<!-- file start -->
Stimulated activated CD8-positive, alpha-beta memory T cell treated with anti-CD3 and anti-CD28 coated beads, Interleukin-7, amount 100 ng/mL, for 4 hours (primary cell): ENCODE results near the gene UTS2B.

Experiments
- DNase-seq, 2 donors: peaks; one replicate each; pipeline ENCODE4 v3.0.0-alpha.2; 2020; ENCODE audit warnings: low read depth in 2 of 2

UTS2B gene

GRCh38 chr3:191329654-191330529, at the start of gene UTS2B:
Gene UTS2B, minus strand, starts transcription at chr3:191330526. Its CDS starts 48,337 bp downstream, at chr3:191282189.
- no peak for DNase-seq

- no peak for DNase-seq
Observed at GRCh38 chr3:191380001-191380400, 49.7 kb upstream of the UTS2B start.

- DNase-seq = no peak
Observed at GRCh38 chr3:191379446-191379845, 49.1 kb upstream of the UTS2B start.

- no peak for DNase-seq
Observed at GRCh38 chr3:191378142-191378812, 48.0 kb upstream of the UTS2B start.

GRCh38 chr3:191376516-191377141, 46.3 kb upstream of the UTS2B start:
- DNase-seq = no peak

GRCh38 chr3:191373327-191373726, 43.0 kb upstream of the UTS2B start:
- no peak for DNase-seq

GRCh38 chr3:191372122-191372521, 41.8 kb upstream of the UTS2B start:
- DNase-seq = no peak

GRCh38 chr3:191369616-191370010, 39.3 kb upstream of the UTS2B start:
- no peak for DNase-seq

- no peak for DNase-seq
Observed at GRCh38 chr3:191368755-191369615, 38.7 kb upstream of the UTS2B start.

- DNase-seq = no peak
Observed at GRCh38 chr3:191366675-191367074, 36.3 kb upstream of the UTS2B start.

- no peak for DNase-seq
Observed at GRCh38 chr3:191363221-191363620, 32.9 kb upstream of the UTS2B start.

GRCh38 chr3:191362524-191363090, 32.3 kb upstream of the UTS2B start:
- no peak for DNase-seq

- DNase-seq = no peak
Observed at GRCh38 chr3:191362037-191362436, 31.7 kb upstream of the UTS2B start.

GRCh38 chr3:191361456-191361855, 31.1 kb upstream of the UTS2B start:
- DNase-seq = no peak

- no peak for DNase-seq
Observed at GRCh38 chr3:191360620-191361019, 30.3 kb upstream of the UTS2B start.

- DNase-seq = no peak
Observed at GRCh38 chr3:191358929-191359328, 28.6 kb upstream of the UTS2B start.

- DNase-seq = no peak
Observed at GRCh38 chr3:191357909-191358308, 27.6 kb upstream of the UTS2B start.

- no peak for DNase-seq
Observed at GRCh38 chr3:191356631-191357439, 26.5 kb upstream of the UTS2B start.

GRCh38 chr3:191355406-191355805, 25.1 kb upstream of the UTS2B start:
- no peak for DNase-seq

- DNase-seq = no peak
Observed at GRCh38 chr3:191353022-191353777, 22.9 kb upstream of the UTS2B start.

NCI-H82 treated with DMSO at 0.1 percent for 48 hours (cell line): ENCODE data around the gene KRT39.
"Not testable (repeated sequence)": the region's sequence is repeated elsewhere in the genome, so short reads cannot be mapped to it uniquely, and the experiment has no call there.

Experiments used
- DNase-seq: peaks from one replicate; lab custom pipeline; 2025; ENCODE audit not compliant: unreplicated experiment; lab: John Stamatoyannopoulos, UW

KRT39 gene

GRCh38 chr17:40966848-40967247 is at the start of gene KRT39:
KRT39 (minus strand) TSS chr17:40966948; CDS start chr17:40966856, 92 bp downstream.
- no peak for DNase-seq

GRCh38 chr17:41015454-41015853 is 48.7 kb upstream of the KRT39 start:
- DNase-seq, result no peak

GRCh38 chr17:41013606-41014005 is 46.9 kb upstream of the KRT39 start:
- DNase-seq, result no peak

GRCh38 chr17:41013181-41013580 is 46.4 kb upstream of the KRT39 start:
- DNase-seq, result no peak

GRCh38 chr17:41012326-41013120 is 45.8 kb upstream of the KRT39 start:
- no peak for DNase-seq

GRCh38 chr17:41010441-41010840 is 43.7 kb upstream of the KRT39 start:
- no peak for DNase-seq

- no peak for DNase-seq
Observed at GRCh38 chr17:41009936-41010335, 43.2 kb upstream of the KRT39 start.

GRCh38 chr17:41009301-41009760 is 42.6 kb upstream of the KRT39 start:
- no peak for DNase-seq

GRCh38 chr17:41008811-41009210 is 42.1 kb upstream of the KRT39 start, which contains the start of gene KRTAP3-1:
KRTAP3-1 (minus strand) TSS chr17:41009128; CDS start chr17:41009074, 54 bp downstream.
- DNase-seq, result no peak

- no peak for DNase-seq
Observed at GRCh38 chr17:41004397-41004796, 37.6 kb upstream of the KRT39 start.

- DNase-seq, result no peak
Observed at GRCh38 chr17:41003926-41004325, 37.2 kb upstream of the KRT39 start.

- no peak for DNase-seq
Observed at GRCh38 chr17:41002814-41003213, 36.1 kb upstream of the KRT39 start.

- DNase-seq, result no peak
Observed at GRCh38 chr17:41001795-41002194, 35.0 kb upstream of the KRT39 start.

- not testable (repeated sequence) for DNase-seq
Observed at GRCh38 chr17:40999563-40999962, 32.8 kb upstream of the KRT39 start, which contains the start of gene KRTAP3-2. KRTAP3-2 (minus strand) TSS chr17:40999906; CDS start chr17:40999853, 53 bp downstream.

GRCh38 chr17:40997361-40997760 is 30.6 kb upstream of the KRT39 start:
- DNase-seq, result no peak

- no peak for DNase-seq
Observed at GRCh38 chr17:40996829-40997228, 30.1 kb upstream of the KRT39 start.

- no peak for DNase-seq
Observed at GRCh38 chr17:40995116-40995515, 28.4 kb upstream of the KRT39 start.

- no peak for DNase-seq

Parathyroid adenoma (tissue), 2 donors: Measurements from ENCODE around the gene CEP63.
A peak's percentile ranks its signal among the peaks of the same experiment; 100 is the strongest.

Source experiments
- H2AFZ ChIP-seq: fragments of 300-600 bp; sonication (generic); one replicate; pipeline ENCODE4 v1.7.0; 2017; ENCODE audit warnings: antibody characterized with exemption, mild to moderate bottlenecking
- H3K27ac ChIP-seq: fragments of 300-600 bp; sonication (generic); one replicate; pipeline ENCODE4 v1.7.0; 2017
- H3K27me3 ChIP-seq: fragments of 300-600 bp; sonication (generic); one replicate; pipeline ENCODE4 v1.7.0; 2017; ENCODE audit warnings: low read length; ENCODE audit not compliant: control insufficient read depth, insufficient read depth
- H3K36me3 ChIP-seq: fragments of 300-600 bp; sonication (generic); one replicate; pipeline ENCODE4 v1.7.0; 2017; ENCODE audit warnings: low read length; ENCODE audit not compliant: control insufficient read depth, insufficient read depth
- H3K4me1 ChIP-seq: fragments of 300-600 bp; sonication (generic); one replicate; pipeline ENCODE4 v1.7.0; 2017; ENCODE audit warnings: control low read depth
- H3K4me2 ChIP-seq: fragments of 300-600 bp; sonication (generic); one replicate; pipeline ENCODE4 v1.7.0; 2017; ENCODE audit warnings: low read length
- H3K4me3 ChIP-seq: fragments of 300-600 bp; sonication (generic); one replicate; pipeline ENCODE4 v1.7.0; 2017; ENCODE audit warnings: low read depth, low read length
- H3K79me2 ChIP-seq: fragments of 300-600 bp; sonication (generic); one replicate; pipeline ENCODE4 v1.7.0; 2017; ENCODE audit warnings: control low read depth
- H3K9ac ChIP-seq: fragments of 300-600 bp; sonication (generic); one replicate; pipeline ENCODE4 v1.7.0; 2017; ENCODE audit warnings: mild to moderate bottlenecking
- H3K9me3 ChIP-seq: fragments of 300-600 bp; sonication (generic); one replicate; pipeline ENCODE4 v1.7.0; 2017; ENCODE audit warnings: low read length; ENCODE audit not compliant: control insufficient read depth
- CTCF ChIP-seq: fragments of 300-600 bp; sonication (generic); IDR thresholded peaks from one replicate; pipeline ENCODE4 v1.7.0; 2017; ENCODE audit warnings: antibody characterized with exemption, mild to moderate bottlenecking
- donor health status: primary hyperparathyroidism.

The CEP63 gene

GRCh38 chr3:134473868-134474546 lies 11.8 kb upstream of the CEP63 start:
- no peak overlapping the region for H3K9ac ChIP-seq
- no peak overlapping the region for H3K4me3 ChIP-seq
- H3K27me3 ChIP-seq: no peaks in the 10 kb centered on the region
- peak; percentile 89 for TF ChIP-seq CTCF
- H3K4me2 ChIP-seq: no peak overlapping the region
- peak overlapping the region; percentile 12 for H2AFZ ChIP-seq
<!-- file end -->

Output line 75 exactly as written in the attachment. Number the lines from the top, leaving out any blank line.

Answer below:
- no peak for DNase-seq